If you decide to go with a below ground tank make sure it is rated for below ground use as they are structurally very different.  On the converse, below ground tanks typically rely on the surrounding dirt for stability and can collapse in on themselves if used above ground (ask me how I know this?).

For most people it’s not going to be realistic to store all the water that falls on their roof as this would take a very large tank(s).  This is where calculating usage is essential to balance what you use with having an adequate supply, even through the dry months of summer.  I analyzed the rainfall data by month and estimated when we would run low.  We go into the summer with full tanks from the spring rains and when July comes we don’t see much rain until September.  The lowest our tanks have been was 750 gallons total at which point we started hoping for rain.  An additional tank would give us a more comfortable buffer.

Many people are going to use rainwater for irrigation only.  In this case many problems are eliminated since you can have storage located outside that is seasonal and drained during the winter months.  I’ve seen many people use wine barrels at the base of their downspouts for this and others place large tanks out in the yard.  As long as you are diligent in draining your system in the fall this can be a very effective setup.  My current plan for larger scale irrigation system is to fill a 24’ above ground swimming pool providing over 13,500 gallons of water.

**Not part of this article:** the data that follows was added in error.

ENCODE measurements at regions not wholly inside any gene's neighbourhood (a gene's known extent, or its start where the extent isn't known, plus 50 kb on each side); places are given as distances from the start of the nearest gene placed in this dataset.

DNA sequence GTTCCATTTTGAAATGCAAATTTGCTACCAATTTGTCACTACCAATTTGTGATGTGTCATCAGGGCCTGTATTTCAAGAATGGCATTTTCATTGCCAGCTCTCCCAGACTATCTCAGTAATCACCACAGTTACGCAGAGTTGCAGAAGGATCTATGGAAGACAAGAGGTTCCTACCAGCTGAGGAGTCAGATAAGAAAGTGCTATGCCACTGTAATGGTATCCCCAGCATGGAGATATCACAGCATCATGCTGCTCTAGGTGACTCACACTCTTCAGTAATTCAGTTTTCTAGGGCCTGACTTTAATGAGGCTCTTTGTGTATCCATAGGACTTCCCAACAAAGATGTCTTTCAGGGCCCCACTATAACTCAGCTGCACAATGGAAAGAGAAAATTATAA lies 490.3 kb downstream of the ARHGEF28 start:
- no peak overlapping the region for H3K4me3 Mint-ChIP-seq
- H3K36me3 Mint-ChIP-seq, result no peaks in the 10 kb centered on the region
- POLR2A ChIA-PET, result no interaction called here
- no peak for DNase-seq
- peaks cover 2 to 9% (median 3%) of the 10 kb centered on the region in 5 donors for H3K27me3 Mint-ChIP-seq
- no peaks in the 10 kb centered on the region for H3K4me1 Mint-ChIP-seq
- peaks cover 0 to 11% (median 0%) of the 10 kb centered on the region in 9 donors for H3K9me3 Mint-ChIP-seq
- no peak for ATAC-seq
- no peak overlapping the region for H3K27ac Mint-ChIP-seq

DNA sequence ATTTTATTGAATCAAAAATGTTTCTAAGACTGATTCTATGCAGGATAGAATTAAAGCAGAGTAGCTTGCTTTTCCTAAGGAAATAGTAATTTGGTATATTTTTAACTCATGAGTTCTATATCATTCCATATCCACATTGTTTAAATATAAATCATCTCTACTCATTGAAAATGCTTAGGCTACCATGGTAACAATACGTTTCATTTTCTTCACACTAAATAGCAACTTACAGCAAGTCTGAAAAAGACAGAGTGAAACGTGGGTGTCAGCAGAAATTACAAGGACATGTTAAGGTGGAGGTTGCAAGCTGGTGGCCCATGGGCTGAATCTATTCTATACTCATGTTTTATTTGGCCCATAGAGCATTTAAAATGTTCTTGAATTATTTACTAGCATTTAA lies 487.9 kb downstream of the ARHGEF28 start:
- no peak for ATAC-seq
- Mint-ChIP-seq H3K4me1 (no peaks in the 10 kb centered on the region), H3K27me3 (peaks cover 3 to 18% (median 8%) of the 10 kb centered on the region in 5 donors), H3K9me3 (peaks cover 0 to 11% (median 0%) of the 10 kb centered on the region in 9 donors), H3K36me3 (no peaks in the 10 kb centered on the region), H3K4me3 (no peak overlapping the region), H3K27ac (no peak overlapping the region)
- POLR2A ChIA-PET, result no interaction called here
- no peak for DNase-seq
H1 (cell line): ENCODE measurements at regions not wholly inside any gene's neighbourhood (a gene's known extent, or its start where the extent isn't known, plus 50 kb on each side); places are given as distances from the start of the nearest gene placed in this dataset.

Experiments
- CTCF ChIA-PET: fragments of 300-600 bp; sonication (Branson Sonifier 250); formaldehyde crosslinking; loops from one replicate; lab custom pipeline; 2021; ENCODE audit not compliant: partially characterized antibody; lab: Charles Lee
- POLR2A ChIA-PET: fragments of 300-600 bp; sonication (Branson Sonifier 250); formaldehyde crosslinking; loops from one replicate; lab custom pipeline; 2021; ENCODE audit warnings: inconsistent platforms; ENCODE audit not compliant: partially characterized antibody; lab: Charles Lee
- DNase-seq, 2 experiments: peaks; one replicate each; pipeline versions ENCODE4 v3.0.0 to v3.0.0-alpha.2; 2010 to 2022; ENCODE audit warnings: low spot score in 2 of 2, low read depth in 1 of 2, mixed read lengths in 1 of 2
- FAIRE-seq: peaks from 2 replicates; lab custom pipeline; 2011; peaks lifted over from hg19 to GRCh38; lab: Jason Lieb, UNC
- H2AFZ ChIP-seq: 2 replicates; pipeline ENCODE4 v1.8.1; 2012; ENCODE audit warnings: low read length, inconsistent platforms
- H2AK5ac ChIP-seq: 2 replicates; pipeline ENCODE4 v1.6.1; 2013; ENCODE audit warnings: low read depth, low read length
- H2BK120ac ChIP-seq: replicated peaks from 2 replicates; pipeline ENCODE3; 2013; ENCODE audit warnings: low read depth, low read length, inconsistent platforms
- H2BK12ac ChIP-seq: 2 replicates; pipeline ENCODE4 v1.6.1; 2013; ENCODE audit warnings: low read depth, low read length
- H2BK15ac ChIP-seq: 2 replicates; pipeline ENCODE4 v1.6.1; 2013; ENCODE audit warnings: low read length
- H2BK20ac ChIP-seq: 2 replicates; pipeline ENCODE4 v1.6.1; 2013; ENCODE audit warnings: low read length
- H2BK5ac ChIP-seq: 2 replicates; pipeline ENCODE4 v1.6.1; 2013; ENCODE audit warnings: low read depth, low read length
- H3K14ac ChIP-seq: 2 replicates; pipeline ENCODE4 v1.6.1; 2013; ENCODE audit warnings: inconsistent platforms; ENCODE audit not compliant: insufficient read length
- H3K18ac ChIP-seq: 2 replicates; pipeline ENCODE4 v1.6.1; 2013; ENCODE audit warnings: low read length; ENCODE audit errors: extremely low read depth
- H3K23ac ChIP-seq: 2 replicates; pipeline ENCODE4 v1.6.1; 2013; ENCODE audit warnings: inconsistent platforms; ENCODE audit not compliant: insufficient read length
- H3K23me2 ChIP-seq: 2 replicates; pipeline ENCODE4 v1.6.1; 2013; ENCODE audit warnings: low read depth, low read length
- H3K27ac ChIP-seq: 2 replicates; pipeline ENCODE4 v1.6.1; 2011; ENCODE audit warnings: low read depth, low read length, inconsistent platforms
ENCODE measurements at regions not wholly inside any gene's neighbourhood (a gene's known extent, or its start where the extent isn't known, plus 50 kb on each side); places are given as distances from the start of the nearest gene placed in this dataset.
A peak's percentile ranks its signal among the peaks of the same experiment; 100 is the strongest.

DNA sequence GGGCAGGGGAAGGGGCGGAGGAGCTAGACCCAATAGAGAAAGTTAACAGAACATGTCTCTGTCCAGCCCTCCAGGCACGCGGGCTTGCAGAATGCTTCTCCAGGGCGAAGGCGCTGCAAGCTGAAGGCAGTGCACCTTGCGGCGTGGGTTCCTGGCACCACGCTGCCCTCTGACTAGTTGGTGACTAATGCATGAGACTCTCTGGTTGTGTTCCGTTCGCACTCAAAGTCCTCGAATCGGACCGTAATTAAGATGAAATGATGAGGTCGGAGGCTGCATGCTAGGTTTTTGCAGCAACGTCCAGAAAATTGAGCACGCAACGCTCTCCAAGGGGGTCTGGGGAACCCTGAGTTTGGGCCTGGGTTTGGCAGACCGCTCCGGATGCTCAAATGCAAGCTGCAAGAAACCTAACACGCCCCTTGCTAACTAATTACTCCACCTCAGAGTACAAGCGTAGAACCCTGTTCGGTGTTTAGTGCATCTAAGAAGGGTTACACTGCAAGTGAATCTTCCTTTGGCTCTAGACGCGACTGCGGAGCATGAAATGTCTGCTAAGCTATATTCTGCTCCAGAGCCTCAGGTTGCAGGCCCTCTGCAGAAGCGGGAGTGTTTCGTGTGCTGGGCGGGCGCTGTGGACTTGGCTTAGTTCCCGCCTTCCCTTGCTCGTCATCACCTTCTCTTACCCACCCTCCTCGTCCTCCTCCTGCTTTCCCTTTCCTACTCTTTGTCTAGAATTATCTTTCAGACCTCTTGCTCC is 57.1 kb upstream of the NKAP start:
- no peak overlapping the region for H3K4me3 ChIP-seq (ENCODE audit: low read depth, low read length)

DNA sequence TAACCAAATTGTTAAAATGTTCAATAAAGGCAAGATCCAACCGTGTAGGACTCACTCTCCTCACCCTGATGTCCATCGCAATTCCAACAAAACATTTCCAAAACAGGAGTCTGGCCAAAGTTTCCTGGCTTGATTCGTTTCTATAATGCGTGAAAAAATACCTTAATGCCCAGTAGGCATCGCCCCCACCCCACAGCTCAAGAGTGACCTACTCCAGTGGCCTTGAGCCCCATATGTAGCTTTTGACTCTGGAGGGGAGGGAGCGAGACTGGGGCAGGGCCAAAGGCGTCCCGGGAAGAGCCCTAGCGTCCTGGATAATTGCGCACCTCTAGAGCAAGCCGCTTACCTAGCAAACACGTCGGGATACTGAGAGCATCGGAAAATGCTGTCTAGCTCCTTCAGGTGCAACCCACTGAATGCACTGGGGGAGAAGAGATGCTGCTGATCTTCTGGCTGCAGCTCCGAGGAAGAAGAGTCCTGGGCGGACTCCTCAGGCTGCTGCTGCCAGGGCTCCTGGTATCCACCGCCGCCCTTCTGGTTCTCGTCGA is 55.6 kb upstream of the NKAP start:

Water tanks can be sourced locally through Hahn Supply and occasionally craigslist.  A word of caution on used tanks. Many have been used for chemical and fuel storage.  These liquids may have absorbed into the tank and would not be a good choice for drinking water.  I see very few used tanks out there that are suitable for drinking water, not to say one might turn up tomorrow. 

If you are looking for more information, our library has the definitive resource on water storage is Water Storage by Art Ludwig.